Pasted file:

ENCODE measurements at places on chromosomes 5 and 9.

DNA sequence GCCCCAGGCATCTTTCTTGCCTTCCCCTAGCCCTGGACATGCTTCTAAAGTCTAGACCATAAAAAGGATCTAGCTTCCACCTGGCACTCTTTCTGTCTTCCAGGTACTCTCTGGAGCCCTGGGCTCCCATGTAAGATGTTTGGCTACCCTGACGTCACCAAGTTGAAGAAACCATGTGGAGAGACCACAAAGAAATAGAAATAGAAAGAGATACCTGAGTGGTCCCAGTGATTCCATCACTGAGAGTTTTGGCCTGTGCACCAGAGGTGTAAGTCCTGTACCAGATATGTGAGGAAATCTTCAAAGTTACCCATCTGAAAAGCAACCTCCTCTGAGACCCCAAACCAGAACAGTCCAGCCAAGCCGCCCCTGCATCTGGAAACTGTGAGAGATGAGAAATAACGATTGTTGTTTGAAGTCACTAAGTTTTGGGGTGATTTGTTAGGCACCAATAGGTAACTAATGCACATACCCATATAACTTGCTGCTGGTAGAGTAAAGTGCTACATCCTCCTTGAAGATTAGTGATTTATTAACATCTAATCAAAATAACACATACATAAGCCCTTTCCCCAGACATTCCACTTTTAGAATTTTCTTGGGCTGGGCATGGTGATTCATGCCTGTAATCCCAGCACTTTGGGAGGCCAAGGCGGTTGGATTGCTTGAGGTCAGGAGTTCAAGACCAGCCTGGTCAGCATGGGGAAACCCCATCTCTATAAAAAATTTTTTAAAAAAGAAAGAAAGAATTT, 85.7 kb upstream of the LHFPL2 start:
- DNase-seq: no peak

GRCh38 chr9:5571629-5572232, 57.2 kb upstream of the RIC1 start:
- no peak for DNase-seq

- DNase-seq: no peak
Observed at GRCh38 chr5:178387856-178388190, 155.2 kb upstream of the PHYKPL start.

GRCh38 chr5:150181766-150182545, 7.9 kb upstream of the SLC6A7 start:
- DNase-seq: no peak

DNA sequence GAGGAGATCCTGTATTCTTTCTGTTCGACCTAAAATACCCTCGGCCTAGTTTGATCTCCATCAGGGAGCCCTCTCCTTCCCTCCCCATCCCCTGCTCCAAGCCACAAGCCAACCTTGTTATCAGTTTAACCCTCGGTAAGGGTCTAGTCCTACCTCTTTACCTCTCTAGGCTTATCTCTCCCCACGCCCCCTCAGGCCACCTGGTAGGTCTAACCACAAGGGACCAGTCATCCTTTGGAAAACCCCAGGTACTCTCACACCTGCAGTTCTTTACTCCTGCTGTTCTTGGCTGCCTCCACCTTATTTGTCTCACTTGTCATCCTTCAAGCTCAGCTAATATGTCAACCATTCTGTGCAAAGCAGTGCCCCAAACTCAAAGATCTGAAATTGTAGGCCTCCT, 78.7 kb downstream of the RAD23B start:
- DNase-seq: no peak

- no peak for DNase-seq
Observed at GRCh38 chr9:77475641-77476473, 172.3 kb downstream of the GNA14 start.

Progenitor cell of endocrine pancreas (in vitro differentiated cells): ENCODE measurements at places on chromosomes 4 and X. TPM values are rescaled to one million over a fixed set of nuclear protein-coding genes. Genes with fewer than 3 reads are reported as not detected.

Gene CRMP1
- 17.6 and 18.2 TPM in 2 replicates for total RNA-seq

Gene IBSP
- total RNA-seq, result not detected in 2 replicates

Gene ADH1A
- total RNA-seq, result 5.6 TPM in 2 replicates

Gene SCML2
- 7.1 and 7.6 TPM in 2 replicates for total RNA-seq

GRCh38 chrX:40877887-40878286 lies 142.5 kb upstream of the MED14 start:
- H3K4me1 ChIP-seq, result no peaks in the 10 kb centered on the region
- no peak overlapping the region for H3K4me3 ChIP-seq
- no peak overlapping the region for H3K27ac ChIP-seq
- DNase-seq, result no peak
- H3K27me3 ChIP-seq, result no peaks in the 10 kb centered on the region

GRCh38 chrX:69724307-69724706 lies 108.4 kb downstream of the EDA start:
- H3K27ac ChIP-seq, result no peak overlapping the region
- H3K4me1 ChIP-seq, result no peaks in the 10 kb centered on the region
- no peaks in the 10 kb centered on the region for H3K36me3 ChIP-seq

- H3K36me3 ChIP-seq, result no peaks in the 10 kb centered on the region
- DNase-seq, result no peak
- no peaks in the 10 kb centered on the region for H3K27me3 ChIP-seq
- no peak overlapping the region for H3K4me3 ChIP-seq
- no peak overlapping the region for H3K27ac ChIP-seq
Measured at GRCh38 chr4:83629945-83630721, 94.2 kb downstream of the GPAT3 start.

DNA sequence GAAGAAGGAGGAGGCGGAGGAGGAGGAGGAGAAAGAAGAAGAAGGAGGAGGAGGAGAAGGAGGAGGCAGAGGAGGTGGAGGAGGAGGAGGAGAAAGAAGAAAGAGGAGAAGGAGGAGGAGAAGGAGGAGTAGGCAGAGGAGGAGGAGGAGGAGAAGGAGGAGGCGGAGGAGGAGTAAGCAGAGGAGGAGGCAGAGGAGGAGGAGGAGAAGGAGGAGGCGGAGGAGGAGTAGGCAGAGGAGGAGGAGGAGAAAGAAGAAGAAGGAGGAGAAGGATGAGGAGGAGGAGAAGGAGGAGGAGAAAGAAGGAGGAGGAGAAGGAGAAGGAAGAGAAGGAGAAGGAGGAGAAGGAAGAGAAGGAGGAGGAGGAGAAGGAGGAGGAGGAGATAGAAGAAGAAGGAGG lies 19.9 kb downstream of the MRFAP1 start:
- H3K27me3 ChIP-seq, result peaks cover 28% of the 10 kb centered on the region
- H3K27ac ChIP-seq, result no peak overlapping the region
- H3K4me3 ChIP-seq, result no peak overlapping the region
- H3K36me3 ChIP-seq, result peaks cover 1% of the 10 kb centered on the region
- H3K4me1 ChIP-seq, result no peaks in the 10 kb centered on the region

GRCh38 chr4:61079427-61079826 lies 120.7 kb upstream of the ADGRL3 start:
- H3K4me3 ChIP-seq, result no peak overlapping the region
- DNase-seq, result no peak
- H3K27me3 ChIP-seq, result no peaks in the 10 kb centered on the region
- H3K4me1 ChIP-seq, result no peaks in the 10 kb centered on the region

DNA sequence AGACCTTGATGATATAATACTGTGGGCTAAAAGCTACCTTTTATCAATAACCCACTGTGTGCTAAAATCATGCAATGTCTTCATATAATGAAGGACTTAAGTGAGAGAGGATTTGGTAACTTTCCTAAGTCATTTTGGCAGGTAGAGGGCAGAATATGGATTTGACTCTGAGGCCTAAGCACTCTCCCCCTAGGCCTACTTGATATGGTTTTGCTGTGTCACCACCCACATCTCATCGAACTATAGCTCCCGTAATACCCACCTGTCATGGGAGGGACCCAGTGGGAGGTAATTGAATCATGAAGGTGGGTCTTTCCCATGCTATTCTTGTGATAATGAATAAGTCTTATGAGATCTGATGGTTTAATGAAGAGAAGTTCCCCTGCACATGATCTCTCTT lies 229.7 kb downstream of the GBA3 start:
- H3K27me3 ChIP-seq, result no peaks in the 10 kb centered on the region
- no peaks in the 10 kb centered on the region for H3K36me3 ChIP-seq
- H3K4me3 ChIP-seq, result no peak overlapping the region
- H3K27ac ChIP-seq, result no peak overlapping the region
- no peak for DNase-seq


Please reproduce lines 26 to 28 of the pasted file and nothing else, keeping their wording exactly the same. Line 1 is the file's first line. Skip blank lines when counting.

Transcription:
- no peak overlapping the region for H3K27ac ChIP-seq
- DNase-seq, result no peak
- H3K27me3 ChIP-seq, result no peaks in the 10 kb centered on the region